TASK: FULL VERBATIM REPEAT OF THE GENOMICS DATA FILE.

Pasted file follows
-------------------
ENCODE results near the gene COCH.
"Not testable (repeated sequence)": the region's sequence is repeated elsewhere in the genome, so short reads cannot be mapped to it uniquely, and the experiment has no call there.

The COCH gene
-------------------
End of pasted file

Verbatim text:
ENCODE results near the gene COCH.
"Not testable (repeated sequence)": the region's sequence is repeated elsewhere in the genome, so short reads cannot be mapped to it uniquely, and the experiment has no call there.

The COCH gene